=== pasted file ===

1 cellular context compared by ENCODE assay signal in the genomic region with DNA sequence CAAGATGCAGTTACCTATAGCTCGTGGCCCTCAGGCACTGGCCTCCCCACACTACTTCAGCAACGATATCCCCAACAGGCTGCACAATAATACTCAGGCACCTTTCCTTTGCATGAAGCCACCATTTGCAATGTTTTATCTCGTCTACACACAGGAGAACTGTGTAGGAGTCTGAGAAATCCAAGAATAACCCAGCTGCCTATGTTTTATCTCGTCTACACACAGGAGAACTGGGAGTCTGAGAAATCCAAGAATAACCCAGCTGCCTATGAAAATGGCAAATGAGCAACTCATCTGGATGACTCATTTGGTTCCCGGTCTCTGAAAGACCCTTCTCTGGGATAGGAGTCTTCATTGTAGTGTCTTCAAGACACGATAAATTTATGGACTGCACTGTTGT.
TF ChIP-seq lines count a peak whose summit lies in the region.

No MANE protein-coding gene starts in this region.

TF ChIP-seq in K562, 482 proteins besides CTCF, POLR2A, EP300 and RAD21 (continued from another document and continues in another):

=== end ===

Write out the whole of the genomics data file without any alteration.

1 cellular context compared by ENCODE assay signal in the genomic region with DNA sequence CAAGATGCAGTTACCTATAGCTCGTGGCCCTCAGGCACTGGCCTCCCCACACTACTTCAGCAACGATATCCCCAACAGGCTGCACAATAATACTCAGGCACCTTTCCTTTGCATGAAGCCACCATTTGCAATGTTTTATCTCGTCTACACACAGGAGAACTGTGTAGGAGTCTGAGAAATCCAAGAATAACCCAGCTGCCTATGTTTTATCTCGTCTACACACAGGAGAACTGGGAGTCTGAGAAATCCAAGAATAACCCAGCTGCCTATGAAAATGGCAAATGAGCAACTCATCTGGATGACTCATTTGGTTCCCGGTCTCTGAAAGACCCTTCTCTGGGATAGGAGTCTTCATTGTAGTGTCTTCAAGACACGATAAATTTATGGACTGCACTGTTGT.
TF ChIP-seq lines count a peak whose summit lies in the region.

No MANE protein-coding gene starts in this region.

TF ChIP-seq in K562, 482 proteins besides CTCF, POLR2A, EP300 and RAD21 (continued from another document and continues in another):